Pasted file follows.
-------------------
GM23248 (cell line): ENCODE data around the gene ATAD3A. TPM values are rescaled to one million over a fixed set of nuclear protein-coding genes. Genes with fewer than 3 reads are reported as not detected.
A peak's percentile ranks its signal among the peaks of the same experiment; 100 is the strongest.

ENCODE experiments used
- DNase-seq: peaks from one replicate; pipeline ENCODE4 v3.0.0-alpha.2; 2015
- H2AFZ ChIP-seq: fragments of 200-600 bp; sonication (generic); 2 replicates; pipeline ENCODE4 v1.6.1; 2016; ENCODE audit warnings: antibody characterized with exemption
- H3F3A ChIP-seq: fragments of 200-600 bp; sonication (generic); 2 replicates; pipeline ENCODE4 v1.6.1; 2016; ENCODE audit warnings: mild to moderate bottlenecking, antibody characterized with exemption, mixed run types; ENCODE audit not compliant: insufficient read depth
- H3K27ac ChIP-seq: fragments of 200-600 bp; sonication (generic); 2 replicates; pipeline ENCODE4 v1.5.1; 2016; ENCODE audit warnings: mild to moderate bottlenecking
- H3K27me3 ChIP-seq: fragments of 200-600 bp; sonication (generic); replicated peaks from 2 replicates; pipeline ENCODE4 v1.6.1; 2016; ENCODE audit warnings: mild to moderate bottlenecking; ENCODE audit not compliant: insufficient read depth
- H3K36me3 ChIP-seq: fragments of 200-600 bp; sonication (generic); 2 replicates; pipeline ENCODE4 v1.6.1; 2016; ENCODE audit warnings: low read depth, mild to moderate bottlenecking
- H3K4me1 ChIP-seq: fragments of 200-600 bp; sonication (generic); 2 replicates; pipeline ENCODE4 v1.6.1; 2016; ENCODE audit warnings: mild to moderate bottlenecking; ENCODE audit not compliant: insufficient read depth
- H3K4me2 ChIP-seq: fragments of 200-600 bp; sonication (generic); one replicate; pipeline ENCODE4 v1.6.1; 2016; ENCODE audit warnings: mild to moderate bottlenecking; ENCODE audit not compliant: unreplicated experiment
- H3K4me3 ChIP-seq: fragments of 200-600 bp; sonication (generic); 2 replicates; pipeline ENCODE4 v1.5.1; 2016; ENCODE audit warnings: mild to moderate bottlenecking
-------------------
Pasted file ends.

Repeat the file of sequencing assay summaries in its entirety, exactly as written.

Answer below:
GM23248 (cell line): ENCODE data around the gene ATAD3A. TPM values are rescaled to one million over a fixed set of nuclear protein-coding genes. Genes with fewer than 3 reads are reported as not detected.
A peak's percentile ranks its signal among the peaks of the same experiment; 100 is the strongest.

ENCODE experiments used
- DNase-seq: peaks from one replicate; pipeline ENCODE4 v3.0.0-alpha.2; 2015
- H2AFZ ChIP-seq: fragments of 200-600 bp; sonication (generic); 2 replicates; pipeline ENCODE4 v1.6.1; 2016; ENCODE audit warnings: antibody characterized with exemption
- H3F3A ChIP-seq: fragments of 200-600 bp; sonication (generic); 2 replicates; pipeline ENCODE4 v1.6.1; 2016; ENCODE audit warnings: mild to moderate bottlenecking, antibody characterized with exemption, mixed run types; ENCODE audit not compliant: insufficient read depth
- H3K27ac ChIP-seq: fragments of 200-600 bp; sonication (generic); 2 replicates; pipeline ENCODE4 v1.5.1; 2016; ENCODE audit warnings: mild to moderate bottlenecking
- H3K27me3 ChIP-seq: fragments of 200-600 bp; sonication (generic); replicated peaks from 2 replicates; pipeline ENCODE4 v1.6.1; 2016; ENCODE audit warnings: mild to moderate bottlenecking; ENCODE audit not compliant: insufficient read depth
- H3K36me3 ChIP-seq: fragments of 200-600 bp; sonication (generic); 2 replicates; pipeline ENCODE4 v1.6.1; 2016; ENCODE audit warnings: low read depth, mild to moderate bottlenecking
- H3K4me1 ChIP-seq: fragments of 200-600 bp; sonication (generic); 2 replicates; pipeline ENCODE4 v1.6.1; 2016; ENCODE audit warnings: mild to moderate bottlenecking; ENCODE audit not compliant: insufficient read depth
- H3K4me2 ChIP-seq: fragments of 200-600 bp; sonication (generic); one replicate; pipeline ENCODE4 v1.6.1; 2016; ENCODE audit warnings: mild to moderate bottlenecking; ENCODE audit not compliant: unreplicated experiment
- H3K4me3 ChIP-seq: fragments of 200-600 bp; sonication (generic); 2 replicates; pipeline ENCODE4 v1.5.1; 2016; ENCODE audit warnings: mild to moderate bottlenecking